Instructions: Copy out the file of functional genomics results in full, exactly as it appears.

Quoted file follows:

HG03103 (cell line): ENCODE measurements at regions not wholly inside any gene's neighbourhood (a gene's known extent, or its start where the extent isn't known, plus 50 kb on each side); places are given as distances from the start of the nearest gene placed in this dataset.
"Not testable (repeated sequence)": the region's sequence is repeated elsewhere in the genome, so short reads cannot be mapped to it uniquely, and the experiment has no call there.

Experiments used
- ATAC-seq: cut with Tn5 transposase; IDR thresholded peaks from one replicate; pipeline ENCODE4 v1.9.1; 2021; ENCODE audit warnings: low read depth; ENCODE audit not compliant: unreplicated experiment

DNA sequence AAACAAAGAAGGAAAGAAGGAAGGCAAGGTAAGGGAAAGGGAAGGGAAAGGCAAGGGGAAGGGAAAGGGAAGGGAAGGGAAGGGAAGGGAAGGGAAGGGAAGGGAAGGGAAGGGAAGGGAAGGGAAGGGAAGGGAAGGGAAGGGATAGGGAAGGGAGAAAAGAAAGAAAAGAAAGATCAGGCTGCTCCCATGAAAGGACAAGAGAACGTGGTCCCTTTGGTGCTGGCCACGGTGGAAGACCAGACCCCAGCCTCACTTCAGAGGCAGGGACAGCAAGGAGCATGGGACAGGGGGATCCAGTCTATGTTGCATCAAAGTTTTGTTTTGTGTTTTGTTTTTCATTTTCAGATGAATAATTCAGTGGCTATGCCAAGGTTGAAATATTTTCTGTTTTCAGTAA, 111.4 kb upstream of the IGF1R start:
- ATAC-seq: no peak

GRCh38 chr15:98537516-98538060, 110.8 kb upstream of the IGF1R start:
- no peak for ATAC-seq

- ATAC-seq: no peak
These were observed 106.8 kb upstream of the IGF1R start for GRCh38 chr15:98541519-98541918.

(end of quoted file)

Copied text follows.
HG03103 (cell line): ENCODE measurements at regions not wholly inside any gene's neighbourhood (a gene's known extent, or its start where the extent isn't known, plus 50 kb on each side); places are given as distances from the start of the nearest gene placed in this dataset.
"Not testable (repeated sequence)": the region's sequence is repeated elsewhere in the genome, so short reads cannot be mapped to it uniquely, and the experiment has no call there.

Experiments used
- ATAC-seq: cut with Tn5 transposase; IDR thresholded peaks from one replicate; pipeline ENCODE4 v1.9.1; 2021; ENCODE audit warnings: low read depth; ENCODE audit not compliant: unreplicated experiment

DNA sequence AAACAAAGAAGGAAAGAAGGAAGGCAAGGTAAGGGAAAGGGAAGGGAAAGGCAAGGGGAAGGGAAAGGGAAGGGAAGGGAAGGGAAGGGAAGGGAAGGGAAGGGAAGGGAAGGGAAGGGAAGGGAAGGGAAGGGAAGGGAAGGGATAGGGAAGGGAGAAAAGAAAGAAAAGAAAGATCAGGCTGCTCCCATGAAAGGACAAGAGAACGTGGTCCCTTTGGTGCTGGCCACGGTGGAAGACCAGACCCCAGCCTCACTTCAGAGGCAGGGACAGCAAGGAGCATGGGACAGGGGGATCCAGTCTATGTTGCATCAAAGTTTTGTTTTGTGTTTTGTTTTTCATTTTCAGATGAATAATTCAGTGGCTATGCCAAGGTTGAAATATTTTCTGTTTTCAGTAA, 111.4 kb upstream of the IGF1R start:
- ATAC-seq: no peak

GRCh38 chr15:98537516-98538060, 110.8 kb upstream of the IGF1R start:
- no peak for ATAC-seq

- ATAC-seq: no peak
These were observed 106.8 kb upstream of the IGF1R start for GRCh38 chr15:98541519-98541918.